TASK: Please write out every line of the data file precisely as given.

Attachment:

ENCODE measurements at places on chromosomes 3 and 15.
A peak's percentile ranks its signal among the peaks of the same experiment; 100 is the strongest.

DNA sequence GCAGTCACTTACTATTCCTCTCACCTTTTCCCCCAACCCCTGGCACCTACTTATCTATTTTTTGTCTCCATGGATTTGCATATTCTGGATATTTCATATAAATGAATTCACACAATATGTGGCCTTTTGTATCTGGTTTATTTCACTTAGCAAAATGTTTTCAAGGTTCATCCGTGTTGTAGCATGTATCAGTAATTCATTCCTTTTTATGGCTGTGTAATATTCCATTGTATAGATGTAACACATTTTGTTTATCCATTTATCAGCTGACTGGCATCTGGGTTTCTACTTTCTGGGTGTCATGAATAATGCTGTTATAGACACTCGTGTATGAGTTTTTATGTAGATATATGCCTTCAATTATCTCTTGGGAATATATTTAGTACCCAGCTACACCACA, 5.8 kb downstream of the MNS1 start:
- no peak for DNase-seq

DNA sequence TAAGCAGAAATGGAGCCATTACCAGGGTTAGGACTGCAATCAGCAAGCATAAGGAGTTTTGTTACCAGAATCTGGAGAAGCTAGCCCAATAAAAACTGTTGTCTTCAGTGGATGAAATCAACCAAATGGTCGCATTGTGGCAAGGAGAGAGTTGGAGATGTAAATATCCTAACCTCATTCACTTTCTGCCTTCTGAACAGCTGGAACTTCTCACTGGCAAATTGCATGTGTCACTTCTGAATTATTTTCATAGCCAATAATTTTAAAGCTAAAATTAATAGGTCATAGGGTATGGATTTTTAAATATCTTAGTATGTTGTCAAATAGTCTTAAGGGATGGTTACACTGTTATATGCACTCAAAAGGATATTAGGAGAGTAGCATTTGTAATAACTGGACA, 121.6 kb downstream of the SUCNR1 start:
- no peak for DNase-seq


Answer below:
ENCODE measurements at places on chromosomes 3 and 15.
A peak's percentile ranks its signal among the peaks of the same experiment; 100 is the strongest.

DNA sequence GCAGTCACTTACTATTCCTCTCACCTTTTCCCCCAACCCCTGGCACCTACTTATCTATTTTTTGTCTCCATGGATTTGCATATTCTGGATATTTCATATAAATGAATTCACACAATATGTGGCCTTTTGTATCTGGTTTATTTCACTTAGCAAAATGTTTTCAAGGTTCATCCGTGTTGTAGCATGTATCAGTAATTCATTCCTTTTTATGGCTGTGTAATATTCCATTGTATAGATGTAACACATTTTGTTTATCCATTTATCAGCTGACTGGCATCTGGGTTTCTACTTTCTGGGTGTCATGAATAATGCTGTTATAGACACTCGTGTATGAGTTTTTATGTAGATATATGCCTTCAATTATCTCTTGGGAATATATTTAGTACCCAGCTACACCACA, 5.8 kb downstream of the MNS1 start:
- no peak for DNase-seq

DNA sequence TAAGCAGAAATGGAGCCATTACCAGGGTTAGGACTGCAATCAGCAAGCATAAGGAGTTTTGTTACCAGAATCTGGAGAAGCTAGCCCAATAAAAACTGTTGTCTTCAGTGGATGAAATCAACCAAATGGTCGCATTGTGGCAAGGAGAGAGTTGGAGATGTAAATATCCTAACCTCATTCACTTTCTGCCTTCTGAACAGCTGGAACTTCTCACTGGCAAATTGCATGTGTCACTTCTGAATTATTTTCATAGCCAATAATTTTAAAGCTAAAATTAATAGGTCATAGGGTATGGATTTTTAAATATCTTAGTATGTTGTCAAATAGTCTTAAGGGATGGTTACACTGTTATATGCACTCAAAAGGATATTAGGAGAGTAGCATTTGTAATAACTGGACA, 121.6 kb downstream of the SUCNR1 start:
- no peak for DNase-seq